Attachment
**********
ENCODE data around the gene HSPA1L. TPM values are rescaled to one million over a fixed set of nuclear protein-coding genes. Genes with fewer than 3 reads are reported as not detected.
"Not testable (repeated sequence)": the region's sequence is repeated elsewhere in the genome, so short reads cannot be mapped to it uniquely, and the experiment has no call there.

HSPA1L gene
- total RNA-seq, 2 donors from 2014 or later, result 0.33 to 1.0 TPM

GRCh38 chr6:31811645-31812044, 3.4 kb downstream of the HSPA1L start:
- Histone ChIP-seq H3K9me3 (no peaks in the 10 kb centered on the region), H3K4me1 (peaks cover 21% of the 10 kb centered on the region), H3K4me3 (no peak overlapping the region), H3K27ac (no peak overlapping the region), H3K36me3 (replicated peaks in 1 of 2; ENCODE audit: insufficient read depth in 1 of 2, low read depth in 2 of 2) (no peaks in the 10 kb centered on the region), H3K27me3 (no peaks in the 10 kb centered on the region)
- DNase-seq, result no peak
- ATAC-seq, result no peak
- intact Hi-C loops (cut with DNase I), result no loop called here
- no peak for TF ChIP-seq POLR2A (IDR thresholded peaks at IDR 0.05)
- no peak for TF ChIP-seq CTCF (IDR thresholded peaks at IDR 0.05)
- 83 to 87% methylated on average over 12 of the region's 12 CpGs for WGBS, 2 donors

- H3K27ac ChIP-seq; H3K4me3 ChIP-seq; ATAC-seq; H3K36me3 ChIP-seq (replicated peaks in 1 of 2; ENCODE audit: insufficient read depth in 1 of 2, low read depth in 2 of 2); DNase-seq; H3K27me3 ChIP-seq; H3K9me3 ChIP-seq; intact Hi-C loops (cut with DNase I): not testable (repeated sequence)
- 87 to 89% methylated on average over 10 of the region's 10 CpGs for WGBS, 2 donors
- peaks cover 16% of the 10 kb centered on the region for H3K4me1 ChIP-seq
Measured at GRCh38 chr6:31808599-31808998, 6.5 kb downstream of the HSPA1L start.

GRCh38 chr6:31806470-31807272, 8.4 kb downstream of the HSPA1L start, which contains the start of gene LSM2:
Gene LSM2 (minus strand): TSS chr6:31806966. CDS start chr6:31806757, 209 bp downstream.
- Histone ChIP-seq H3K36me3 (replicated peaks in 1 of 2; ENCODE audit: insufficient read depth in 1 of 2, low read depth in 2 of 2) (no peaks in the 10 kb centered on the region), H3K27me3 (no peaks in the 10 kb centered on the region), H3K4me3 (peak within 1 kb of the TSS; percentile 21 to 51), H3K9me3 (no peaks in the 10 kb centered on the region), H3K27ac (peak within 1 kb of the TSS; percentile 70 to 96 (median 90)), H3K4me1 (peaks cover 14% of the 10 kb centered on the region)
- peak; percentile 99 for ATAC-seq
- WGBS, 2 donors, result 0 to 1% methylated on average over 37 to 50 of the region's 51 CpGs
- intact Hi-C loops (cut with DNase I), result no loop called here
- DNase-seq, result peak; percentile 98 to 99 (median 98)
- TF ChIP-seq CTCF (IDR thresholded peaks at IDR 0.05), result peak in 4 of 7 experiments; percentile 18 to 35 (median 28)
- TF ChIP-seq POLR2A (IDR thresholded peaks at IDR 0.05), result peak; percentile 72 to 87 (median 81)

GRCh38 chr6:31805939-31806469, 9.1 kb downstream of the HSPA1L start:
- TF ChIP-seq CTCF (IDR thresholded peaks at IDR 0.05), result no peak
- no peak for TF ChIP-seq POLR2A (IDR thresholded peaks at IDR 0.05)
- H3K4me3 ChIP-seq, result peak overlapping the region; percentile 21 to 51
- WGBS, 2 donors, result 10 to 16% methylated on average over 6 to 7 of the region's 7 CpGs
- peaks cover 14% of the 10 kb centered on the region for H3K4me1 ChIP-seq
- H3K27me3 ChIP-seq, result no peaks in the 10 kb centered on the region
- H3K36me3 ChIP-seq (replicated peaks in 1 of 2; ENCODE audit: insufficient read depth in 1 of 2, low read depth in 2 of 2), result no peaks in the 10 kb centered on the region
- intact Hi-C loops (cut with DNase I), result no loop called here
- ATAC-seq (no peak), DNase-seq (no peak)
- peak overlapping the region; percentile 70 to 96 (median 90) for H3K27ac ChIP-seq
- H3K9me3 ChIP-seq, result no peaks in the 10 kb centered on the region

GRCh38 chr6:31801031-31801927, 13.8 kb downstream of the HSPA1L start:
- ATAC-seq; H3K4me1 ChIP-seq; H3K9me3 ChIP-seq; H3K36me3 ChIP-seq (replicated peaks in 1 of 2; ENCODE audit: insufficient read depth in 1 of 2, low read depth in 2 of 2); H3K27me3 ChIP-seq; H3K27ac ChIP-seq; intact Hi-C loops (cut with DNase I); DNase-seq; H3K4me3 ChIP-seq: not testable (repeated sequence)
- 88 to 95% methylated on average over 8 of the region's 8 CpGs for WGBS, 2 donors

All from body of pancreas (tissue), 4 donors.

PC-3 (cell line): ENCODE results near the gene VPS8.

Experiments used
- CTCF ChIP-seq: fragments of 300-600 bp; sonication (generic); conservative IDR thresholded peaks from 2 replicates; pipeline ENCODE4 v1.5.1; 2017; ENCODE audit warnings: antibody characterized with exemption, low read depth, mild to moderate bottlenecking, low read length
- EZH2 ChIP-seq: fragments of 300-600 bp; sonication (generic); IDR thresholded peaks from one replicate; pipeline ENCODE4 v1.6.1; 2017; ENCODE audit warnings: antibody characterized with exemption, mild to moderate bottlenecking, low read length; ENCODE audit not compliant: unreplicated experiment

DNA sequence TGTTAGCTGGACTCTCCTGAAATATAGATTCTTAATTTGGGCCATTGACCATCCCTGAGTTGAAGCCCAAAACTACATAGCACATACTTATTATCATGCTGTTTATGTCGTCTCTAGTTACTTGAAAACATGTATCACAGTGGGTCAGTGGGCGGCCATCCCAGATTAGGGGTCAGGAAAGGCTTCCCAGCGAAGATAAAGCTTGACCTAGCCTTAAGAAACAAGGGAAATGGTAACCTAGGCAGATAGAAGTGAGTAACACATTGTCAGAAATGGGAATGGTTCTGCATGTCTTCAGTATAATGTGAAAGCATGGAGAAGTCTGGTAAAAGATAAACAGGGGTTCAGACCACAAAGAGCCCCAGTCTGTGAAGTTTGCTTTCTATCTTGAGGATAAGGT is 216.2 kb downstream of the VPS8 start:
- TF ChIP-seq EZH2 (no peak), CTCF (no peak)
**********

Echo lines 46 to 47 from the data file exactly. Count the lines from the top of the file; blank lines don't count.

DNA sequence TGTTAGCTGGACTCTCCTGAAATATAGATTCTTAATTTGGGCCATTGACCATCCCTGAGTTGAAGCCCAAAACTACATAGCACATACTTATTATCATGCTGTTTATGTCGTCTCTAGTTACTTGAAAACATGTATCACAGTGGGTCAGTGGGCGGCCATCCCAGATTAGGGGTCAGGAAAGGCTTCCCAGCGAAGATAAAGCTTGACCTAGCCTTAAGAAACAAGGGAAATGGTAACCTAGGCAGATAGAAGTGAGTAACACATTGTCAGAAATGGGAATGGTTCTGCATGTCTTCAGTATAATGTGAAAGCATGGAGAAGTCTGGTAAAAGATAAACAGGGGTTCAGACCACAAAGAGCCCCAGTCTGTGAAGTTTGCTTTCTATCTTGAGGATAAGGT is 216.2 kb downstream of the VPS8 start:
- TF ChIP-seq EZH2 (no peak), CTCF (no peak)